Former Goldman Sachs bond trader Fabrice Tourre leaves the Manhattan Federal Court in New York, Aug. 1, 2013.
Fabrice Tourre, the former Goldman Sachs trader who became one of the most famous figures of the financial crisis, was found liable in a civil trial for defrauding investors. The case was based on representations Tourre made to investors about a collateralized debt obligation, a type of security based on derivatives of mortgage securities, called Abacus 2007-AC1.
The Securities and Exchange Commission’s case rested on whether Tourre misrepresented the role of John Paulson’s hedge fund Paulson & Co. in constructing Abacus in 2007, just before the housing and mortgage security market melted down. Paulson had an overall negative take on the housing market and had a role in selecting the securities Abacus was based on, which was not disclosed to the investors, according to the SEC. Paulson’s stake in the Abacus deal was $1 billion betting it would fail. Tourre was 28 at the time.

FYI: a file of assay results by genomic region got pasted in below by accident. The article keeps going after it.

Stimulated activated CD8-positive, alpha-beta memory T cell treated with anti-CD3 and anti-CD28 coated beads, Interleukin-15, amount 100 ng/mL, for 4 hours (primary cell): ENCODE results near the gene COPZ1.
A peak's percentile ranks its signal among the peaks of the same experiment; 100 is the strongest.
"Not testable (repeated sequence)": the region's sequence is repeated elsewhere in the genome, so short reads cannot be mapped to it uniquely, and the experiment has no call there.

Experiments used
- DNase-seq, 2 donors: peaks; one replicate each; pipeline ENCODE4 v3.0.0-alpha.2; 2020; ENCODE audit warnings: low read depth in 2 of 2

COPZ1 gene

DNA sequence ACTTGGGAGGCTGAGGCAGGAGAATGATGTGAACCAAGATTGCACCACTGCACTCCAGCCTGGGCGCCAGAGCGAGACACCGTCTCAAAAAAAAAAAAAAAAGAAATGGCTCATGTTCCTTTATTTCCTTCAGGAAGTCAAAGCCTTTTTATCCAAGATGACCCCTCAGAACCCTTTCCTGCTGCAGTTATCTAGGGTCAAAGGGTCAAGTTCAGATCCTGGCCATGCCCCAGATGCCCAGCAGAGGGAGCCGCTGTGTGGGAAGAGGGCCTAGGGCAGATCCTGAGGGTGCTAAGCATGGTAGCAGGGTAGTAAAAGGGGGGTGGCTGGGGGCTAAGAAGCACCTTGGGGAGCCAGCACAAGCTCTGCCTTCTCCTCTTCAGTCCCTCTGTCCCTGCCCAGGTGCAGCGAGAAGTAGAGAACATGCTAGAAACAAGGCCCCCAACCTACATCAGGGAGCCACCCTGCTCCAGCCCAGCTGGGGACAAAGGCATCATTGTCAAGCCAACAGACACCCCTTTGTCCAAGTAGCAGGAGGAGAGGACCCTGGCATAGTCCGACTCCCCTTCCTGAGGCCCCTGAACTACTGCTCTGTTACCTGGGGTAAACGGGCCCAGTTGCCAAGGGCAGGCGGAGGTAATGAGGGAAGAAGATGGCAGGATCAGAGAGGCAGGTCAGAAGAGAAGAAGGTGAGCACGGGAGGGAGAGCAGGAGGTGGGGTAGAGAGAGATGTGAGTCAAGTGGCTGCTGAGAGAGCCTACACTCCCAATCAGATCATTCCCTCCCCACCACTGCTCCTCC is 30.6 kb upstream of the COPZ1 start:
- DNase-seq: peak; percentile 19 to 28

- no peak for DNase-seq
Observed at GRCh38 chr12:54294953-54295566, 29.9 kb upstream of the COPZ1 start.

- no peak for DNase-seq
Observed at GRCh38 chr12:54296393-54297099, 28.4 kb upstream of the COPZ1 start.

The trial lasted for more than two weeks and is the first victory for the SEC against an individual who works for a big Wall Street bank connected to the financial crisis. During the trial, jurors were reported to have nodded off during long cross-examinations full of financial jargon. A key witness for the SEC, Paulson associate Paolo Pellegrini, ended up bickering with the prosecuting attorney during his time on the stand. Tourre’s lawyers, however, did not call any of their own witnesses.
Tourre became famous when emails he had written to his girlfriend in which he said he sold worthless mortgage securities to “widows and orphans” and referred to himself as “Fabulous Fab” were released by the SEC as part of their initial civil charges. He was later interrogated by Senator Carl Levin during a Senate hearing in 2010. Tourre was placed on leave from Goldman in April 2010 and is now enrolled in an economics doctorate program at the University of Chicago.
The SEC settled with Goldman in 2010 over the bank’s role in the deal for $550 million. Goldman neither admitted nor denied wrongdoing. The bank said in a statement today, “As a firm, we remain focused on being more transparent, more accountable, and more responsive to the needs of our clients.” Other banks, including JPMorgan and Citi, paid settlements to the SEC over similar charges. The SEC brought civil charges against former midlevel Citi executive Brian Stoker but failed to win a conviction.
Gary Cohn, Goldman’s chief operating officer and president, when asked in an interview with CNBC if he believed Tourre was guilty, said, “We don’t believe so, but as you said, there’s a jury deliberating.”